Transport Secretary Grant Shapps has been urged by his Scottish counterpart Jenny Gilruth to do more to enable a settlement of the dispute.

Kate Nicholls, chief executive of UK Hospitality, has warned the industrial action could cost the sector up to £540m.

Among those stranded by the stoppage was retired NHS worker Christopher Britton who was at Glasgow's Central Station after finishing a tour of Scotland's islands and has been trying to get back to London. He says he was quoted £1,500 for a taxi.

But the chaos will continue on Wednesday, with only 60% of UK trains running, mainly due to a delay to the start of services as signallers and control room staff are not doing overnight shifts.

Members of the Rail, Maritime and Transport union (RMT) will continue their strike on Thursday and Saturday in an ongoing UK-wide dispute with Network Rail - which owns the UK's rail tracks, stations and signals – over plans to axe hundreds of critical maintenance jobs, pay and working conditions.

It comes as an emergency timetable, which has cut ScotRail services by up by a third on weekdays due to staff shortages, remains in place across the Scottish network in a separate ScotRail dispute over pay with the train drivers union Aslef. A pay offer is due to be put to drivers.

ScotRail continued to warn travellers to check their journey times before setting out to see if their train is running. For example, the first service from Dundee to Aberdeen is at 11.18am This compares to a normal timetable of 7:22am.

"While Network Rail’s large signalling centres in the central belt will be able to operate from 07.15, this will not be the case at signal boxes elsewhere and it may well be later in the day before many routes are able to operate as normal. This is particularly the case for routes beyond the Central Belt," said ScotRail, which was nationalised on April 1.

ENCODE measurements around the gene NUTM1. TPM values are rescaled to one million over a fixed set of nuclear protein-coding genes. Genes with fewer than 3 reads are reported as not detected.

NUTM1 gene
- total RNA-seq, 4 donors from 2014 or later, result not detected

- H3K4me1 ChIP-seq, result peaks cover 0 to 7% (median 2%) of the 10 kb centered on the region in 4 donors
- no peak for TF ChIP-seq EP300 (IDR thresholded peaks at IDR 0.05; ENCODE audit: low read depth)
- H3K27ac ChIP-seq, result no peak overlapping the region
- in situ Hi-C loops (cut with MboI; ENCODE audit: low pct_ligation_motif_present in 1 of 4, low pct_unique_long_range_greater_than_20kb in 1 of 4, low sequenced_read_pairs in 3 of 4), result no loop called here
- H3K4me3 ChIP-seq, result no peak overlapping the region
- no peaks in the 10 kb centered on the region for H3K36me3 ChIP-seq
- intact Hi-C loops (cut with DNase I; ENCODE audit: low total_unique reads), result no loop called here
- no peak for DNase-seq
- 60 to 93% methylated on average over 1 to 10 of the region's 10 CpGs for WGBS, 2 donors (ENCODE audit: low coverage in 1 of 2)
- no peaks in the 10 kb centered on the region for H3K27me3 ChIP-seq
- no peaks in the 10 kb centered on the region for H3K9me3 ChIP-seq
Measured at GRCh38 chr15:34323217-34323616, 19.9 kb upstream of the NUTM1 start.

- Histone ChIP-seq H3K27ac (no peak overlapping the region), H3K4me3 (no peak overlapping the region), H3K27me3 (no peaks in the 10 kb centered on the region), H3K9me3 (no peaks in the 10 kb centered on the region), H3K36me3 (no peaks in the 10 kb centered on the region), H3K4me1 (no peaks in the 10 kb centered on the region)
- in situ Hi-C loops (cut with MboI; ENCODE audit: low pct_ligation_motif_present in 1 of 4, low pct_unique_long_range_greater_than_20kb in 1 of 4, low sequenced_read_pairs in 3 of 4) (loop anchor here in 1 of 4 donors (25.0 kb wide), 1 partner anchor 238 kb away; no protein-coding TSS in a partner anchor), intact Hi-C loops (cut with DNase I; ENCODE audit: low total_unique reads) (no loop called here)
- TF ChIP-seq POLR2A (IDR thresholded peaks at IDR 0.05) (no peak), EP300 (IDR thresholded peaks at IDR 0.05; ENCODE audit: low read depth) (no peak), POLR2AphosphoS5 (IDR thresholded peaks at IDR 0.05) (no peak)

The disruption caused by strike action will impact customers travelling to events such as The Eagles at Murrayfield on Wednesday, the four-day Royal Highland Show which opens tomorrow, Biffy Clyro at Ingliston on Saturday and Liam Gallagher at Hampden Park on Sunday.

ScotRail said it will be issuing specific travel advice for each event.

David Simpson, ScotRail service delivery director, said: “Regrettably, the disruption caused by the RMT Network Rail strike action extends to the days following strike action as well. This is due to Network Rail signal boxes across Scotland’s Railway opening at different times throughout the day.

“This means, for some routes, it may be later in the day before we’re able to operate services as normal.

“I’d encourage anyone planning to travel on the railway on Wednesday, Friday, and Sunday, to check their journey in advance to see if their train is running, and on days of strike action to only travel if they really need to on the five routes where services are operating.”

Prime Minister Boris Johnson told a meeting of the Cabinet that reforms are vital for the rail industry and passengers and that it would “not give in” to demands from the rail unions.

He said: “I say this to the country as a whole, we need to get ready to stay the course.

“To stay the course, because these reforms, these improvements in the way we run our railways are in the interests of the travelling public, they will help to cut costs for farepayers up and down the country.”

Meanwhile, Labour leader Sir Keir Starmer is considering possible disciplinary action after several of his party’s MPs joined picket lines outside stations.

He reportedly ordered frontbenchers not to do that as the Conservatives have sought to use the row to claim Labour is on the side of striking workers who have caused chaos.

RMT general secretary Mick Lynch, who has warned that the dispute could continue for months, called for trade unions to "coordinate" future strike action "so that it has the most effect possible".

He was asked if he would support other unions in other sectors going on strike and said: “My advice to unions is to campaign on the issues and ultimately if the Government and the employers do not change their direction I believe more ballots for strike action are inevitable and more action is inevitable.

“What I would say to trade union leaders and trade union activists is we need to coordinate and synchronise our campaigning so that we can rebalance the inequalities in our society.”

Asked what he meant by "synchronise", Mr Lynch said: “Well we need to coordinate the action. So we need mass rallies, we need people on the streets, we need protests in every town and city in Britain and if we have to have industrial action we should coordinate that industrial action so that it has the most effect possible.”